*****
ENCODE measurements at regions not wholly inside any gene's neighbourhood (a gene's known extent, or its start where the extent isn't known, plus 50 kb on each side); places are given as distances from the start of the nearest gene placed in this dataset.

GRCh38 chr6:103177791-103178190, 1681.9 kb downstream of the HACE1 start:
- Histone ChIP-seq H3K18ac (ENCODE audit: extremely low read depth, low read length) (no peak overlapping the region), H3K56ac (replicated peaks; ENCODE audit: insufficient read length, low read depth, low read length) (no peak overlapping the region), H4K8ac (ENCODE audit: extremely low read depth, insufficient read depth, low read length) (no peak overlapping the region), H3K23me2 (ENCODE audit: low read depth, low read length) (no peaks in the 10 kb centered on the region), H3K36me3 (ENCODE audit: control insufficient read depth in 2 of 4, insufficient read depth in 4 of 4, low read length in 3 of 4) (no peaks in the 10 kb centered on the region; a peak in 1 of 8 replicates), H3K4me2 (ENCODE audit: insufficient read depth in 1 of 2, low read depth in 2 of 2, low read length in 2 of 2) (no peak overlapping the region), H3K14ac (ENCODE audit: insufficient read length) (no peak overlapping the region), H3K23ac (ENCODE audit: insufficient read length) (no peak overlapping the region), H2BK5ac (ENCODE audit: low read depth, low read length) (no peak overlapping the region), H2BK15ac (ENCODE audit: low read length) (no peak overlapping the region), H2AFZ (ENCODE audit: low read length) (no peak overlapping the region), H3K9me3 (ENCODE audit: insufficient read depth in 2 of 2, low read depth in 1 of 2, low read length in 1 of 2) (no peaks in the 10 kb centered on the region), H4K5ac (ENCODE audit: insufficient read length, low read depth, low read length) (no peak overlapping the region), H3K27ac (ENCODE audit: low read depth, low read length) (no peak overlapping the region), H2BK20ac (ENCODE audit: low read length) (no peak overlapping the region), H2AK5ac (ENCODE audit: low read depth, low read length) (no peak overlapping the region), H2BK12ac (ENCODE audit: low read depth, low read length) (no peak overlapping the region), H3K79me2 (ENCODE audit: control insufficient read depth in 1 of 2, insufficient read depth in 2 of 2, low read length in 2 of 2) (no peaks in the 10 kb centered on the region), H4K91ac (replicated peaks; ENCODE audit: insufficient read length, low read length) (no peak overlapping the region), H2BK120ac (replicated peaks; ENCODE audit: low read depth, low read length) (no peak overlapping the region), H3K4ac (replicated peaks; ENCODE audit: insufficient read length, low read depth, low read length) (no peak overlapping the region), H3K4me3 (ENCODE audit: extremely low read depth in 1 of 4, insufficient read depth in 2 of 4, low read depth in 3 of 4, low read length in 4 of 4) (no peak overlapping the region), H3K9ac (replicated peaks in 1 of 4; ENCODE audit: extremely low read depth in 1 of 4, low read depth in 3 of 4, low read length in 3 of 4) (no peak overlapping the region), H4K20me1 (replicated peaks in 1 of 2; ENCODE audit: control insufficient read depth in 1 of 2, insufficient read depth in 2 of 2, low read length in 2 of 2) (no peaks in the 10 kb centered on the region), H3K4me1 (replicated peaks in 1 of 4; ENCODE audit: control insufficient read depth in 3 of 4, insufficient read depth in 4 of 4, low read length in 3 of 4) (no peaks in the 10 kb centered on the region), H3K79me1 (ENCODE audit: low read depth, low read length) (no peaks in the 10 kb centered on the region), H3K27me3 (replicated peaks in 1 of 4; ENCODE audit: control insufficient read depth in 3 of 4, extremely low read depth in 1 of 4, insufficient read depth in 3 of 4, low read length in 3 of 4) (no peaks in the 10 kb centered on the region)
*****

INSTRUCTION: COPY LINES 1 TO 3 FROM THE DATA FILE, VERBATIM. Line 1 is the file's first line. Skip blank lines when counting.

ENCODE measurements at regions not wholly inside any gene's neighbourhood (a gene's known extent, or its start where the extent isn't known, plus 50 kb on each side); places are given as distances from the start of the nearest gene placed in this dataset.

GRCh38 chr6:103177791-103178190, 1681.9 kb downstream of the HACE1 start:
- Histone ChIP-seq H3K18ac (ENCODE audit: extremely low read depth, low read length) (no peak overlapping the region), H3K56ac (replicated peaks; ENCODE audit: insufficient read length, low read depth, low read length) (no peak overlapping the region), H4K8ac (ENCODE audit: extremely low read depth, insufficient read depth, low read length) (no peak overlapping the region), H3K23me2 (ENCODE audit: low read depth, low read length) (no peaks in the 10 kb centered on the region), H3K36me3 (ENCODE audit: control insufficient read depth in 2 of 4, insufficient read depth in 4 of 4, low read length in 3 of 4) (no peaks in the 10 kb centered on the region; a peak in 1 of 8 replicates), H3K4me2 (ENCODE audit: insufficient read depth in 1 of 2, low read depth in 2 of 2, low read length in 2 of 2) (no peak overlapping the region), H3K14ac (ENCODE audit: insufficient read length) (no peak overlapping the region), H3K23ac (ENCODE audit: insufficient read length) (no peak overlapping the region), H2BK5ac (ENCODE audit: low read depth, low read length) (no peak overlapping the region), H2BK15ac (ENCODE audit: low read length) (no peak overlapping the region), H2AFZ (ENCODE audit: low read length) (no peak overlapping the region), H3K9me3 (ENCODE audit: insufficient read depth in 2 of 2, low read depth in 1 of 2, low read length in 1 of 2) (no peaks in the 10 kb centered on the region), H4K5ac (ENCODE audit: insufficient read length, low read depth, low read length) (no peak overlapping the region), H3K27ac (ENCODE audit: low read depth, low read length) (no peak overlapping the region), H2BK20ac (ENCODE audit: low read length) (no peak overlapping the region), H2AK5ac (ENCODE audit: low read depth, low read length) (no peak overlapping the region), H2BK12ac (ENCODE audit: low read depth, low read length) (no peak overlapping the region), H3K79me2 (ENCODE audit: control insufficient read depth in 1 of 2, insufficient read depth in 2 of 2, low read length in 2 of 2) (no peaks in the 10 kb centered on the region), H4K91ac (replicated peaks; ENCODE audit: insufficient read length, low read length) (no peak overlapping the region), H2BK120ac (replicated peaks; ENCODE audit: low read depth, low read length) (no peak overlapping the region), H3K4ac (replicated peaks; ENCODE audit: insufficient read length, low read depth, low read length) (no peak overlapping the region), H3K4me3 (ENCODE audit: extremely low read depth in 1 of 4, insufficient read depth in 2 of 4, low read depth in 3 of 4, low read length in 4 of 4) (no peak overlapping the region), H3K9ac (replicated peaks in 1 of 4; ENCODE audit: extremely low read depth in 1 of 4, low read depth in 3 of 4, low read length in 3 of 4) (no peak overlapping the region), H4K20me1 (replicated peaks in 1 of 2; ENCODE audit: control insufficient read depth in 1 of 2, insufficient read depth in 2 of 2, low read length in 2 of 2) (no peaks in the 10 kb centered on the region), H3K4me1 (replicated peaks in 1 of 4; ENCODE audit: control insufficient read depth in 3 of 4, insufficient read depth in 4 of 4, low read length in 3 of 4) (no peaks in the 10 kb centered on the region), H3K79me1 (ENCODE audit: low read depth, low read length) (no peaks in the 10 kb centered on the region), H3K27me3 (replicated peaks in 1 of 4; ENCODE audit: control insufficient read depth in 3 of 4, extremely low read depth in 1 of 4, insufficient read depth in 3 of 4, low read length in 3 of 4) (no peaks in the 10 kb centered on the region)